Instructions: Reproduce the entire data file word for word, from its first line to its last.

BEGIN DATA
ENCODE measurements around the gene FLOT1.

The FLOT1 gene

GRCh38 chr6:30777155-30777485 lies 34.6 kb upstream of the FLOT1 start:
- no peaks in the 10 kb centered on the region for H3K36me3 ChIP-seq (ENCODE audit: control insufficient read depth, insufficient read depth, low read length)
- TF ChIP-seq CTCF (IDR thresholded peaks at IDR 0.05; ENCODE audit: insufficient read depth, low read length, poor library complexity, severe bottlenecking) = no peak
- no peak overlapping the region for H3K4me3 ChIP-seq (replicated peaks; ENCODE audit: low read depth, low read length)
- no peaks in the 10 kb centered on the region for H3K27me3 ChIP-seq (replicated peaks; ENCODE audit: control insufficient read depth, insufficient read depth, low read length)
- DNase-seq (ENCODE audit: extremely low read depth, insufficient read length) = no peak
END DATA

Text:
ENCODE measurements around the gene FLOT1.

The FLOT1 gene

GRCh38 chr6:30777155-30777485 lies 34.6 kb upstream of the FLOT1 start:
- no peaks in the 10 kb centered on the region for H3K36me3 ChIP-seq (ENCODE audit: control insufficient read depth, insufficient read depth, low read length)
- TF ChIP-seq CTCF (IDR thresholded peaks at IDR 0.05; ENCODE audit: insufficient read depth, low read length, poor library complexity, severe bottlenecking) = no peak
- no peak overlapping the region for H3K4me3 ChIP-seq (replicated peaks; ENCODE audit: low read depth, low read length)
- no peaks in the 10 kb centered on the region for H3K27me3 ChIP-seq (replicated peaks; ENCODE audit: control insufficient read depth, insufficient read depth, low read length)
- DNase-seq (ENCODE audit: extremely low read depth, insufficient read length) = no peak